Dinner on Demand

Using social data to understand consumer opinion around new food delivery services

In the 1800s, people grew fruits and vegetables and processed their own meats. They ground spices with mortars and pestles. Families prepared meals on hearths.

That was the past.

In 2017, anyone with a smartphone and enough money in their bank account doesn’t have to farm to grow their own food. They don’t have to walk, bike, or drive to the nearest grocery or convenience store to buy food to cook or instant meals to microwave. They don’t even have to make a phone call to a restaurant. All they need to do is open an app, browse through restaurants, make their meal selections, click “order”  — and wait for their food to arrive.

Welcome to 2017, where you can get your food efficiently with minimal human contact.

UberEATS is one of the newer entrants to the food delivery space. Launched in 2014, UberEATS joins Grubhub (founded in 2004), Postmates (founded in 2011), and DoorDash (founded in 2013) as the major players in the food delivery service space. But how do consumers differentiate between the services? What aspects matter most?

We looked at the social conversation surrounding meal delivery to analyze UberEATS’ growth, other prominent players, and what customers are ordering.

Browsing the food delivery menu

Before we dive in too deep, let’s take a step back and look at how the conversation about UberEATS has grown since it launched in 2014.

 

UberEATS launched in August 2014, but conversation didn’t pick up until the beginning of 2015. The conversation rose fastest from Q2 to Q3 2016, growing four times in size. But, as the conversation has grown, has it changed? Has consumer opinion about the evolved as UnberEATS has gone mainstream?

Overall, positive sentiment (38 percent share of voice) for UberEATS outweighs negative sentiment (24 percent share of voice), and the proportion of negative to positive sentiment has stayed fairly consistent. 

Has UberEATS separated itself from the pack? How does it stack up against the other major players in the field?

Competitors can be found in the UberEATS discussion. When looking at the food delivery services most mentioned with UberEATS, Postmates dominates, with 43 percent share of voice compared to the other three most mentioned food delivery services. Following Postmates is Grubhub, comprising 32 percent share of voice. DoorDash makes up 16 percent share of voice. The least popular is Eat24, which has 10 percent share of voice.

But this breakdown is not static. Over time, as new entrants emerge, the social conversation about them has changed.

The food delivery services landscape in 2017 looks vastly different than 2014. In 2014, Grubhub dominated the conversation, with 78 percent share of voice. UberEATS had practically 0 percent share of voice. By 2017, the tables have turned. Grubhub’s share of voice shrank to 14 percent and UberEATS’ grew to 45 percent.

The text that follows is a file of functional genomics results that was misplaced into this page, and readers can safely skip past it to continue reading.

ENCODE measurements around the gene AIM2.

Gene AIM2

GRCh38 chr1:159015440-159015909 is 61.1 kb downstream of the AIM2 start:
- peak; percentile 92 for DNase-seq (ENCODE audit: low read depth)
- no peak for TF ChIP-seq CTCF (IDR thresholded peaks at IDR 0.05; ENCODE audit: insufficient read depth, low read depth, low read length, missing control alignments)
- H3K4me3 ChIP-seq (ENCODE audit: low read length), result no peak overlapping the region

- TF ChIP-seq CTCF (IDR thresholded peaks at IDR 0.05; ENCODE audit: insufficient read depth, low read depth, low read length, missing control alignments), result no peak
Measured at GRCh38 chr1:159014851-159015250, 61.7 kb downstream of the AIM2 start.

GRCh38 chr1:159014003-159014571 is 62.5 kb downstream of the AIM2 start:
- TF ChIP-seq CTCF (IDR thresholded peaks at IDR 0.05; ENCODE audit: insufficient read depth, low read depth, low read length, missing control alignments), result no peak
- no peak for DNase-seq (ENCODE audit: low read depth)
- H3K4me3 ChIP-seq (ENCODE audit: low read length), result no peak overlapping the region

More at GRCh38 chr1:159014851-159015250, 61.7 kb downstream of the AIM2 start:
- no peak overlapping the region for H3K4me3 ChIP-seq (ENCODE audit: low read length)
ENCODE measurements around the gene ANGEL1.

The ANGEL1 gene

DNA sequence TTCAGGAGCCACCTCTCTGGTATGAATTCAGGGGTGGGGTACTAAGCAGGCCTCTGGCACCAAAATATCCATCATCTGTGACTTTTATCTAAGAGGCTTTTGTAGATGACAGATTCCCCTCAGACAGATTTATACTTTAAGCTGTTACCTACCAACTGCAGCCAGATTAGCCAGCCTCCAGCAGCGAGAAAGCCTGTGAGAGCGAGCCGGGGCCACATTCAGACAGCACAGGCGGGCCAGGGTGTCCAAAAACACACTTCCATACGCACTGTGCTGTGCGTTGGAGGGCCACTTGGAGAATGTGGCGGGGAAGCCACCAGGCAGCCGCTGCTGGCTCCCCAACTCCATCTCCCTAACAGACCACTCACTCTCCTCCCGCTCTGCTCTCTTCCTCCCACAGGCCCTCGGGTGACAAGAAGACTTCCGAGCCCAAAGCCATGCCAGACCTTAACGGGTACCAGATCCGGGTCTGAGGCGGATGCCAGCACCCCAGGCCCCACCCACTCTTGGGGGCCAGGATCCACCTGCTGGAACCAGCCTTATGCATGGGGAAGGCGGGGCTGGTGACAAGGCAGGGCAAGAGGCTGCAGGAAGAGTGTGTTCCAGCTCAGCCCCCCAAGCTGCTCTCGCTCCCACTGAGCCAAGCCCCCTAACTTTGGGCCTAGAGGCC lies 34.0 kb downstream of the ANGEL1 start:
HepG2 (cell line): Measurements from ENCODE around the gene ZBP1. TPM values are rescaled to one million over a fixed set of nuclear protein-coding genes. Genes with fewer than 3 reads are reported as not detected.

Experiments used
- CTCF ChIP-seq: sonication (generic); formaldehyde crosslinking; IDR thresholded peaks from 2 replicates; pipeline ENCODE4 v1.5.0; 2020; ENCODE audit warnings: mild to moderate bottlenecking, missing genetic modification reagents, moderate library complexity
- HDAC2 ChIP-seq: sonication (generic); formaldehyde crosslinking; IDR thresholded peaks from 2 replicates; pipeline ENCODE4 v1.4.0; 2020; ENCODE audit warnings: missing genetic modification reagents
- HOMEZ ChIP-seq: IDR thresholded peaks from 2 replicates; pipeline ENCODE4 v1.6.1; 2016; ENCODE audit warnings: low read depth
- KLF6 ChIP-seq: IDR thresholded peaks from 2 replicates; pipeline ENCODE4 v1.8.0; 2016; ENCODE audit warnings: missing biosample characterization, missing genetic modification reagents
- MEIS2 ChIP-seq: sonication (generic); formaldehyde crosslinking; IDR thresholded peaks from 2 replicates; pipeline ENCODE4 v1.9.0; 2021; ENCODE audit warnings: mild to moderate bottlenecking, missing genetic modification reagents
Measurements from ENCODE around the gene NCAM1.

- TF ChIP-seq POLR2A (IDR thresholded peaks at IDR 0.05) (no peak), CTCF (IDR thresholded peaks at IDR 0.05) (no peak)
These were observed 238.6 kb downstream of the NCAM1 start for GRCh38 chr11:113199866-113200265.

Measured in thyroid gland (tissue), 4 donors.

Does the rapid rise of UberEATS mean that the service has planted its flag in the meal-delivery catbird seat? And, perhaps more importantly, which restaurants are fueling the brand’s popularity?

Who’s in the driver’s seat?

The beauty of food delivery apps like UberEATS is the variety of options they provide to consumers, ranging from Chinese to Italian. Of course, they can also order from fast food chains, eschewing the drive-in. Naturally, chains dominate the UberEATS conversation because they can be found in multiple cities. Out of all chains, McDonald’s dominates the discussion—even though it wasn’t available on UberEATS until 2017.

When people discuss their McDonald’s UberEATS orders, some topics are more prominent than others. People order Chicken McNuggets, french fries, and sundaes. They also discuss ordering at night. Swag is also prominent in the discussion, especially since it was a core component of McDelivery with UberEATS’ promotion.

What are the demographics?

Compared to the general UberEATS-discussing population, the McDonald’s audience is more male-dominant. Males make up 57 percent of the McDonald’s on UberEATS discussion, compared to the 52 percent for the general UberEATS discussion.

The age distribution for the McDonald’s on UberEATS-discussing population differs slightly from the general UberEATS-discussing population. Two percent more fall into the 17 and below age range for McDonald’s on UberEATS. For the general UberEATS-discussing population, 5 percent more (39 percent) fall into the 18-24 age range.

As the social conversation surrounding food-delivery apps grows, some interesting trends are coming in to focus. Understanding the audiences, topics and sentiment behind this discussion is essential for food brands of all shapes and sizes. By looking at the social media conversation, we are able to track the rise of food delivery services and analyze why some restaurants like McDonald’s are more popular than others.

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